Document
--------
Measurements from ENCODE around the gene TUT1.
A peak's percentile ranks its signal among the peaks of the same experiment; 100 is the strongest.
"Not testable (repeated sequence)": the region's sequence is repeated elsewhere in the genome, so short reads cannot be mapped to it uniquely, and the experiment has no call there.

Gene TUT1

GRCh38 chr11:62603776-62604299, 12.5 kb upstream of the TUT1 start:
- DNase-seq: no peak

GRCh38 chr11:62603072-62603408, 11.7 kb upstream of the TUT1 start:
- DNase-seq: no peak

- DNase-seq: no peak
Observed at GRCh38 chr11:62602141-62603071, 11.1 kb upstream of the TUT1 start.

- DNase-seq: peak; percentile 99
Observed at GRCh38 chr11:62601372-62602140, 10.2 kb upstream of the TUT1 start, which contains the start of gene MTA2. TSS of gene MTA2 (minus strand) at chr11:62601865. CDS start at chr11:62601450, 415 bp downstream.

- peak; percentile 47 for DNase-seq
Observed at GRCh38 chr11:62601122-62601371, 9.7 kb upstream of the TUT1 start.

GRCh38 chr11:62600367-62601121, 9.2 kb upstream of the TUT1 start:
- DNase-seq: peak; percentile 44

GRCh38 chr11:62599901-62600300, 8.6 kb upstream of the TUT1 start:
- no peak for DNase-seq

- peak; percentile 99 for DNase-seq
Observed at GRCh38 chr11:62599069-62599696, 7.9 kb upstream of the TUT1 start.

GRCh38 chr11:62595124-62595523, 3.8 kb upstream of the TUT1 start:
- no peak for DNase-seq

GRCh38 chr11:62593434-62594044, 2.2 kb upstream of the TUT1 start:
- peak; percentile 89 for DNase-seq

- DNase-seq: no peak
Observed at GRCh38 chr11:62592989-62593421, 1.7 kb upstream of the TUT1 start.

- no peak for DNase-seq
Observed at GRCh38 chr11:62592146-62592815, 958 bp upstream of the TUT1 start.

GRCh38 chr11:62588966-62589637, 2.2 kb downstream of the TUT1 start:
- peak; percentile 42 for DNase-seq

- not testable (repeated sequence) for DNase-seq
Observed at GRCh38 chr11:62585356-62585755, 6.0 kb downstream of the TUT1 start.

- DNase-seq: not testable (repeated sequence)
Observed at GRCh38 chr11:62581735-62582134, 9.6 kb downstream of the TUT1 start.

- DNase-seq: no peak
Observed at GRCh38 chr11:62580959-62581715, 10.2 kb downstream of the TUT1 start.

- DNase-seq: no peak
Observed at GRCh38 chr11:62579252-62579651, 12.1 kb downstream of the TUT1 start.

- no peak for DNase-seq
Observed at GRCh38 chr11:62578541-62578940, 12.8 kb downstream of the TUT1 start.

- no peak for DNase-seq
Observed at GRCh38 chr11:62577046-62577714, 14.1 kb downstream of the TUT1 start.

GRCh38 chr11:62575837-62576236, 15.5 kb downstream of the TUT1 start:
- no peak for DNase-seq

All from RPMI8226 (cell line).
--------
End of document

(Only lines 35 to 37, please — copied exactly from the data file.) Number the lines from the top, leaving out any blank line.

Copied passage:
- DNase-seq: no peak
Observed at GRCh38 chr11:62580959-62581715, 10.2 kb downstream of the TUT1 start.

- DNase-seq: no peak